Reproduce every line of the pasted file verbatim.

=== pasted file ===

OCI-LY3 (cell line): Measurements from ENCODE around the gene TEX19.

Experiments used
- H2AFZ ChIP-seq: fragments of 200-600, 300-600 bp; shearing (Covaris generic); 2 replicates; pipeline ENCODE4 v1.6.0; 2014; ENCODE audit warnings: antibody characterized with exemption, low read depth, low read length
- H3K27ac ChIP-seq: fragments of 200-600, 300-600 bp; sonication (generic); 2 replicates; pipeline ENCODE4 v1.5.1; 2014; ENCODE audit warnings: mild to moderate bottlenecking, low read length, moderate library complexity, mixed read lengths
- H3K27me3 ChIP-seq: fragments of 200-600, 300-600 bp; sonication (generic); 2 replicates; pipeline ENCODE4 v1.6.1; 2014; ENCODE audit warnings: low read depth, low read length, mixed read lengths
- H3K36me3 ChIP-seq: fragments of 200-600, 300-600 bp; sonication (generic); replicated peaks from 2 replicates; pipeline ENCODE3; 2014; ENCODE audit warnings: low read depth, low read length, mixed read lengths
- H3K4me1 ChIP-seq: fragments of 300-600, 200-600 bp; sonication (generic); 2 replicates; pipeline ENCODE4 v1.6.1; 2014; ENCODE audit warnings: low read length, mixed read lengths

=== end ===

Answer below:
OCI-LY3 (cell line): Measurements from ENCODE around the gene TEX19.

Experiments used
- H2AFZ ChIP-seq: fragments of 200-600, 300-600 bp; shearing (Covaris generic); 2 replicates; pipeline ENCODE4 v1.6.0; 2014; ENCODE audit warnings: antibody characterized with exemption, low read depth, low read length
- H3K27ac ChIP-seq: fragments of 200-600, 300-600 bp; sonication (generic); 2 replicates; pipeline ENCODE4 v1.5.1; 2014; ENCODE audit warnings: mild to moderate bottlenecking, low read length, moderate library complexity, mixed read lengths
- H3K27me3 ChIP-seq: fragments of 200-600, 300-600 bp; sonication (generic); 2 replicates; pipeline ENCODE4 v1.6.1; 2014; ENCODE audit warnings: low read depth, low read length, mixed read lengths
- H3K36me3 ChIP-seq: fragments of 200-600, 300-600 bp; sonication (generic); replicated peaks from 2 replicates; pipeline ENCODE3; 2014; ENCODE audit warnings: low read depth, low read length, mixed read lengths
- H3K4me1 ChIP-seq: fragments of 300-600, 200-600 bp; sonication (generic); 2 replicates; pipeline ENCODE4 v1.6.1; 2014; ENCODE audit warnings: low read length, mixed read lengths